Walking: Since Moscow is huge, you will obviously need some kind of transportation to get from one point to another. However, once you've reached the heart of the city, you can take an inspiring walk across the remarkable Red Square and be impressed by the magnificent colorful domes of St. Basil’s Cathedral, which dominates the area. There are many sights easily accessible by foot from here, whether you head to the famous Bolshoi Theatre on the north side or you scroll south to the River Moskva for beautiful views of the golden domes of the Kremlin churches. Join guided walking tours and find out some interesting details on Moscow's history and culture.
Cycling: Although Moscow is considered to be a city where the car rules, the city authorities have made a 5-year strategy to improve conditions for bikers by increasing cycle routes as well as cycle parking places. The city's traffic jams are long-lasting and hard to endure, which makes a bike an ideal vehicle to avoid deadlocks. However, a lack of cycling infrastructure at this moment makes the ride quite dangerous and scary. The safe paths to cycle without fear are along the rivers of Moskva and Yauza. You can also enjoy cycling on the grounds of Ostankino Park, where you can hire a bike or skate as well.
Car: With more than 2.6 million cars in the city streets daily, Moscow is facing serious traffic issues, like annoying jams and lack of parking spaces. Therefore, it is advisable to use public transportation for getting around the city, but you could consider using a car for trips out of town.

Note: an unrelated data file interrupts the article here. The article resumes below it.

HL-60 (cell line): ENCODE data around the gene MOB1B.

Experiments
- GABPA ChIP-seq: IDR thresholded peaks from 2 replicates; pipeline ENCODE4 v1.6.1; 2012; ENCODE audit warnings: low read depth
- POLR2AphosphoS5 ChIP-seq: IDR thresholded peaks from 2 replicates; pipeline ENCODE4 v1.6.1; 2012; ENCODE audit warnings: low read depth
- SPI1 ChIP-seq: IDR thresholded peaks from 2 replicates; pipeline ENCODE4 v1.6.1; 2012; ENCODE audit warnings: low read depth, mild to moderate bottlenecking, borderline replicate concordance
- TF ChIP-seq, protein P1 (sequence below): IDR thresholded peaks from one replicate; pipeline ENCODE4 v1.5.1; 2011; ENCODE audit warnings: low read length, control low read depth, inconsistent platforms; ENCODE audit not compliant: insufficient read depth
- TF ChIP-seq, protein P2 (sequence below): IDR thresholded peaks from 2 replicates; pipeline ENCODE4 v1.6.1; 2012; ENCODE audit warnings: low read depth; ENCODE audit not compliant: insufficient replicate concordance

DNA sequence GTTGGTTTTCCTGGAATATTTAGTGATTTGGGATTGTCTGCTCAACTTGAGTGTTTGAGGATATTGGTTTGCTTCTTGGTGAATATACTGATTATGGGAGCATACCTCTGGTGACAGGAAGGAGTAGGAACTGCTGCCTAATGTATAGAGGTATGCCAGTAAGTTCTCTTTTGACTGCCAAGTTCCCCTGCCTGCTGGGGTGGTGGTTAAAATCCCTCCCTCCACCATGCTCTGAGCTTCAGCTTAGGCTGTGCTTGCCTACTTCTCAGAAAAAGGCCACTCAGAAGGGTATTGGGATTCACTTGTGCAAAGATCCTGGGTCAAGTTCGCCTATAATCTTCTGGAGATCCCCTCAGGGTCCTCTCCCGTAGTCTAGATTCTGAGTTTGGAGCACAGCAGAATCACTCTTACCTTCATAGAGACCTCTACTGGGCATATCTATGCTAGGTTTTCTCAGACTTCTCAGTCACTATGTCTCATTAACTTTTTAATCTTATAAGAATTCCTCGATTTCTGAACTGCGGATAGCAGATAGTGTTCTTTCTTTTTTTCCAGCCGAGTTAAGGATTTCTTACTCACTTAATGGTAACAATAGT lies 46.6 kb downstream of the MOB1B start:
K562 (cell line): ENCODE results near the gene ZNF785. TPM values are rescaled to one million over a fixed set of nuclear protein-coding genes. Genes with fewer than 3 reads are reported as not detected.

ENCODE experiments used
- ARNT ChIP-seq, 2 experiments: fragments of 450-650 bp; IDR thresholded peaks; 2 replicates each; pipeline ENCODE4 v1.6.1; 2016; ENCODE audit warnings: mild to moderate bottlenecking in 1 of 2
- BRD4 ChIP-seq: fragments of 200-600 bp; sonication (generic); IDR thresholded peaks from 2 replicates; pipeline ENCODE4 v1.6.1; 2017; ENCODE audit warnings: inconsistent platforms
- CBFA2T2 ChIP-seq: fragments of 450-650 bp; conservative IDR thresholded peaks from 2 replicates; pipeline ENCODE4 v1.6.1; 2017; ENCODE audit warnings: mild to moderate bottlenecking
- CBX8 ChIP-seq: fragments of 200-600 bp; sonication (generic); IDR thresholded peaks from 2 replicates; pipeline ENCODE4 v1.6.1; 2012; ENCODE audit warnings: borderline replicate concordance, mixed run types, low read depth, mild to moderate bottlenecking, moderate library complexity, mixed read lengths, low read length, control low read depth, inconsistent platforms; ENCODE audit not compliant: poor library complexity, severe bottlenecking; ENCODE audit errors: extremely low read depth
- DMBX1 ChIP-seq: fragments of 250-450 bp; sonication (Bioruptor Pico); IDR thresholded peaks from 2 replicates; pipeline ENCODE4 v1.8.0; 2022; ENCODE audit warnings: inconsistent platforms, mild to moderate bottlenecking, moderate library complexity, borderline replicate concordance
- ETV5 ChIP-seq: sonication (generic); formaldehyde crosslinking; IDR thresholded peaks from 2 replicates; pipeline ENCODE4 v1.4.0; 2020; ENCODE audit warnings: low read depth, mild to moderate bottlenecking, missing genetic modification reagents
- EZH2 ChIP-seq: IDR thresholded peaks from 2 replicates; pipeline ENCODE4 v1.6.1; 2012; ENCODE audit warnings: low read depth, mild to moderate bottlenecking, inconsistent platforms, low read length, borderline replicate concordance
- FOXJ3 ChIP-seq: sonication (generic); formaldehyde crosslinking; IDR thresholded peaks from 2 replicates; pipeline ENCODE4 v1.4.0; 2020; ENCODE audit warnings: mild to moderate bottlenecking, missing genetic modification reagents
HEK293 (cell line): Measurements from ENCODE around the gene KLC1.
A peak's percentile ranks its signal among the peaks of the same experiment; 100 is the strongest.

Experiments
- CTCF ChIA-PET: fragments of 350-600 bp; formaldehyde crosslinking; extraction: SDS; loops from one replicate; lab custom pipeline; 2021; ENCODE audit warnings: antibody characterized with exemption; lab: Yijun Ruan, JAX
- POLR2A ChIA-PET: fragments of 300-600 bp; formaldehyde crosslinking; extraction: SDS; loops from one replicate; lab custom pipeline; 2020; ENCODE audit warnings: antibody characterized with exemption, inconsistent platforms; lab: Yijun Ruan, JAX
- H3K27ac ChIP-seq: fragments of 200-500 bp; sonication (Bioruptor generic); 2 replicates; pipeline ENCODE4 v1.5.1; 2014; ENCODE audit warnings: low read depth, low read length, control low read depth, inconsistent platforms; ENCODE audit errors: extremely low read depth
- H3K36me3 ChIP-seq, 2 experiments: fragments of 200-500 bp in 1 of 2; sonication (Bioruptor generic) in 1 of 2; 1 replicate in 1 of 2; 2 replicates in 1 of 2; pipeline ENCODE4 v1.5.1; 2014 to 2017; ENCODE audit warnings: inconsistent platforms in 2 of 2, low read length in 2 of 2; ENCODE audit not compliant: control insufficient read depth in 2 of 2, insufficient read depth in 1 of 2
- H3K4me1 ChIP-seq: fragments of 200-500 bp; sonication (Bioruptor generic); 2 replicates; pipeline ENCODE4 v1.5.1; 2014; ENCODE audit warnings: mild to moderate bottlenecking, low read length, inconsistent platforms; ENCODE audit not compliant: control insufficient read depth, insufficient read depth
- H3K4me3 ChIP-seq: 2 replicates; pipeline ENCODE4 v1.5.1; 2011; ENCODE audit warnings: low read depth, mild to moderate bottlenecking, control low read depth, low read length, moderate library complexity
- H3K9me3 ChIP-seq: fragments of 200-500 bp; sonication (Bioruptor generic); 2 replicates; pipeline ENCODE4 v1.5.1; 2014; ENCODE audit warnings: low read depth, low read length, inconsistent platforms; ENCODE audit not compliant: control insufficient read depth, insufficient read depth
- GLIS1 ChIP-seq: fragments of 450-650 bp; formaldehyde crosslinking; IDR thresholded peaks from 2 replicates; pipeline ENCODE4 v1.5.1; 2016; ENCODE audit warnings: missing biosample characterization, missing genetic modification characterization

Bus and Trolleybus: The city's extensive bus network connects Metro stations with the residential zones distant from the city centre. All major streets of the city are served with at least one bus line. Along with the bus service, many streets have trolleybus lines too.
Intercity buses run to numerous towns and cities within 450 miles from Moscow. These lines are recommended for destinations with poor train links, like some Golden ring towns. (Golden ring is a common name for a ring of cities northeast of Moscow).
Metro: If you are looking for the cheapest and easiest way of getting around the city, board the Moscow Metro. The Metro system contains twelve lines and has been one of the busiest in the world. More than 150 stations are marked with large ‘M’ signs. All stations have maps of the system as well as signs showing the destination. Buying a multiple ride ticket will save you time and money. Beside efficiency, the Moscow Metro is also known for its lavish decor. Enjoy the view of beautiful murals, mosaics and chandeliers while waiting for your ride. Don't miss the Komsomolskaya station, probably the most beautiful one.
Tram: The tram network in Moscow is divided into three sub-networks with a total route length of around110 milesspread over the city. Trams often connect metro lines and also provide a cheap and scenic way to tour the city.
Train: Each of nine city's rail terminals handles traffic from different parts of Asia and Europe. There are also many more smaller railway stations in the city. An electric railway network connects Moscow with suburbs and surrounding cities. Cheap and comfortable, trains are very popular among the Russian travelers.
Taxi: Many drivers in Moscow will offer you a ride for a certain fee. If you prefer official taxiservice, you should know that they usually don't use a taximeter.
Boat: Experience the city from a different perspective and take a river boat ride along the Moskva River.